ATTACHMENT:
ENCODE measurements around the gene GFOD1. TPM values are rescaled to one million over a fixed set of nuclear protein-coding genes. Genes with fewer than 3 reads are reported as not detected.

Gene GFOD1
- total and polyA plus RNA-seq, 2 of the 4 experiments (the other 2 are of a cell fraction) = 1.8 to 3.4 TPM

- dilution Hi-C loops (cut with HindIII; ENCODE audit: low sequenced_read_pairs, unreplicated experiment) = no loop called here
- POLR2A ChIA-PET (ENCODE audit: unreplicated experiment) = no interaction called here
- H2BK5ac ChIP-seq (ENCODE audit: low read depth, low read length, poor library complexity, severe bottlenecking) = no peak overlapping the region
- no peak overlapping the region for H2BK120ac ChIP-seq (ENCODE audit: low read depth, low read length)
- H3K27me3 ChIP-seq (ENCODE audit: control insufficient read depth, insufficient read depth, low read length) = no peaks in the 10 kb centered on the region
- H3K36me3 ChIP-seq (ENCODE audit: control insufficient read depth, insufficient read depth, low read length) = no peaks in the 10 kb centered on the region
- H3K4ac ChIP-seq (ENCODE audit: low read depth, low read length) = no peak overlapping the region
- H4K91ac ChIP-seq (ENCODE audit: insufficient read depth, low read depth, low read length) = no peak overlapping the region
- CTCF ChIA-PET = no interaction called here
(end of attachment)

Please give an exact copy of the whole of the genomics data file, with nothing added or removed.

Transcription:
ENCODE measurements around the gene GFOD1. TPM values are rescaled to one million over a fixed set of nuclear protein-coding genes. Genes with fewer than 3 reads are reported as not detected.

Gene GFOD1
- total and polyA plus RNA-seq, 2 of the 4 experiments (the other 2 are of a cell fraction) = 1.8 to 3.4 TPM

- dilution Hi-C loops (cut with HindIII; ENCODE audit: low sequenced_read_pairs, unreplicated experiment) = no loop called here
- POLR2A ChIA-PET (ENCODE audit: unreplicated experiment) = no interaction called here
- H2BK5ac ChIP-seq (ENCODE audit: low read depth, low read length, poor library complexity, severe bottlenecking) = no peak overlapping the region
- no peak overlapping the region for H2BK120ac ChIP-seq (ENCODE audit: low read depth, low read length)
- H3K27me3 ChIP-seq (ENCODE audit: control insufficient read depth, insufficient read depth, low read length) = no peaks in the 10 kb centered on the region
- H3K36me3 ChIP-seq (ENCODE audit: control insufficient read depth, insufficient read depth, low read length) = no peaks in the 10 kb centered on the region
- H3K4ac ChIP-seq (ENCODE audit: low read depth, low read length) = no peak overlapping the region
- H4K91ac ChIP-seq (ENCODE audit: insufficient read depth, low read depth, low read length) = no peak overlapping the region
- CTCF ChIA-PET = no interaction called here